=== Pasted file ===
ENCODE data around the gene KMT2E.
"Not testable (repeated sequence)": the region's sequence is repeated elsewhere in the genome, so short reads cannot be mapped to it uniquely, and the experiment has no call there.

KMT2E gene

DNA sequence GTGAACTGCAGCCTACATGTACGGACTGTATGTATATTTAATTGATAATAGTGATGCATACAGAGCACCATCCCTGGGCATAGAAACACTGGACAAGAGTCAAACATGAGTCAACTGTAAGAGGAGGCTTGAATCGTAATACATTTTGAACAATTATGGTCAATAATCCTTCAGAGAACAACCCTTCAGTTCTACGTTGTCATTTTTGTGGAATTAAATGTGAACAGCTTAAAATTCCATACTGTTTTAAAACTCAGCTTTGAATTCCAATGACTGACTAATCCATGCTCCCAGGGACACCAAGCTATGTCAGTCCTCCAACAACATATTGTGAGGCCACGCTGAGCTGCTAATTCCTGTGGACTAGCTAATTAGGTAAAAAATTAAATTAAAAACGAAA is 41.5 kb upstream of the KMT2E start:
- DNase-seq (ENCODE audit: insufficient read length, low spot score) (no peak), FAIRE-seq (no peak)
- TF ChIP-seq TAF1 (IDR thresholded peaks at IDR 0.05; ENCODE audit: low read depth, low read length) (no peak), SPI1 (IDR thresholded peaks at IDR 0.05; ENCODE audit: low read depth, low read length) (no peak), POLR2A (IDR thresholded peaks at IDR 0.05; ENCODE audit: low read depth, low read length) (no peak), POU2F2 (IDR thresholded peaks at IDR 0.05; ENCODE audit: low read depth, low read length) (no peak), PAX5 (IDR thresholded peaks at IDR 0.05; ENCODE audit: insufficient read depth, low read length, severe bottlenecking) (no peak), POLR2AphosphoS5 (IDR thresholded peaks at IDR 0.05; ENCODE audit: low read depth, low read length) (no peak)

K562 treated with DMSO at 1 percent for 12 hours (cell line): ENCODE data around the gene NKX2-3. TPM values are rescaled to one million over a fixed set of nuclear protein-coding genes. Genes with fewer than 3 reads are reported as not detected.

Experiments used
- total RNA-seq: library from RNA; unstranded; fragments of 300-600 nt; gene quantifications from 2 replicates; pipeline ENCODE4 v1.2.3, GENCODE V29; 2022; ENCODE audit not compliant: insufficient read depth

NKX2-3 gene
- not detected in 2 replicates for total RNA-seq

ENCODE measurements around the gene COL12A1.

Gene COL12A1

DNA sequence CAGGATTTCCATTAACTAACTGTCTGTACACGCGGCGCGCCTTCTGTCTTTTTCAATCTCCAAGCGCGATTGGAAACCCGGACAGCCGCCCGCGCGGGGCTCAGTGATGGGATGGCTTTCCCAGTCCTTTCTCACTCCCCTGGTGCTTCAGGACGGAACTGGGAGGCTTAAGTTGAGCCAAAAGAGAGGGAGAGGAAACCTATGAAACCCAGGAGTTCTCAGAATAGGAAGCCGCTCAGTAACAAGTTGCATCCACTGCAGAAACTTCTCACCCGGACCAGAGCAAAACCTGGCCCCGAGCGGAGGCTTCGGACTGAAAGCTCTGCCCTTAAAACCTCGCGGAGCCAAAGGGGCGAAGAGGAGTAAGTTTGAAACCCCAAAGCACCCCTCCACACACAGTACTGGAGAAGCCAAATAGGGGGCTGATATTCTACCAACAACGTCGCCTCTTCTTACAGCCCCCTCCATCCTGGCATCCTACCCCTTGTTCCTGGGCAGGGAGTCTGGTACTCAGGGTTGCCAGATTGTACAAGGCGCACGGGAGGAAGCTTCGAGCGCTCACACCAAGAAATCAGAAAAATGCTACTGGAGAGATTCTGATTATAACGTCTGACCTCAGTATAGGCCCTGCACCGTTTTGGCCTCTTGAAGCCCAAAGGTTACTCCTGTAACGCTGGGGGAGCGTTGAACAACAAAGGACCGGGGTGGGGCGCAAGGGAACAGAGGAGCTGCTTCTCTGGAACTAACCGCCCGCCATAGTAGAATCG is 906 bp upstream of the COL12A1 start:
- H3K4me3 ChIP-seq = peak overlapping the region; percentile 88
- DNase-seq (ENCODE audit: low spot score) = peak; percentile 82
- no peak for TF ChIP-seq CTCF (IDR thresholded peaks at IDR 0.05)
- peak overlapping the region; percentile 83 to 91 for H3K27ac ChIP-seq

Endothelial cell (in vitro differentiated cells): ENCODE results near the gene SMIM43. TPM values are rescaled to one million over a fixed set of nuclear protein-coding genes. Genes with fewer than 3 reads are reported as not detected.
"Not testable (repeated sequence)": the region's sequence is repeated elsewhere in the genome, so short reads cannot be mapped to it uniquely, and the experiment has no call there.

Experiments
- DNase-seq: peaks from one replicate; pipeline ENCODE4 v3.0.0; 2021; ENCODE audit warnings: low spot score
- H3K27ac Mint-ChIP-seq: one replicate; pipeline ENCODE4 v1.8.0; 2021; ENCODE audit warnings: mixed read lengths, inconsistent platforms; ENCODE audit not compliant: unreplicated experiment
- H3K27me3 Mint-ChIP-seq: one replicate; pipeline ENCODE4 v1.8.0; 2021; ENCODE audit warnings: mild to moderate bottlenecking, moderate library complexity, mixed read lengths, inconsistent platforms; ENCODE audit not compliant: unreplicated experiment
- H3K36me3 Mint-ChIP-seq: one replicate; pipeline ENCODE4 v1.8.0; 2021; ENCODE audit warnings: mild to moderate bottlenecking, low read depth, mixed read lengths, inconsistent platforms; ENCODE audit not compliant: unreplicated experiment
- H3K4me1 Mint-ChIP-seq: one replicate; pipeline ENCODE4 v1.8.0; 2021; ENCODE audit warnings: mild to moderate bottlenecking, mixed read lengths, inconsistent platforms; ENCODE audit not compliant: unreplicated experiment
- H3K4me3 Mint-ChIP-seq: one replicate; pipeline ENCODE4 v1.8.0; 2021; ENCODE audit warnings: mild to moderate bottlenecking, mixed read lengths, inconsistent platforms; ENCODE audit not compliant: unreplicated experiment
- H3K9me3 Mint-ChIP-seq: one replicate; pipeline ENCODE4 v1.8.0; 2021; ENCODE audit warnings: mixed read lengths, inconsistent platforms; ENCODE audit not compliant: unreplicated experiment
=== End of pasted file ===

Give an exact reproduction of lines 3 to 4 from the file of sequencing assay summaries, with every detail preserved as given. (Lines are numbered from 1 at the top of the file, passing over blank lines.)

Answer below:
KMT2E gene

DNA sequence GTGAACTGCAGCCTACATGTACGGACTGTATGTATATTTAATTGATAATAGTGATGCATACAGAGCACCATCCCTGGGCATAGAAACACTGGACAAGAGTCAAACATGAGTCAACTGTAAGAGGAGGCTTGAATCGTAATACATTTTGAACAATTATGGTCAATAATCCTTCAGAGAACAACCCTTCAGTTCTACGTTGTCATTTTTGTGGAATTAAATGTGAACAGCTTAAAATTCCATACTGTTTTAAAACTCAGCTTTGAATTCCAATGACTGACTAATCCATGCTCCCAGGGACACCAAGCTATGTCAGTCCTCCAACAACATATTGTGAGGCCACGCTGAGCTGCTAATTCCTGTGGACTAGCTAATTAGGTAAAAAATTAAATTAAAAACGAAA is 41.5 kb upstream of the KMT2E start: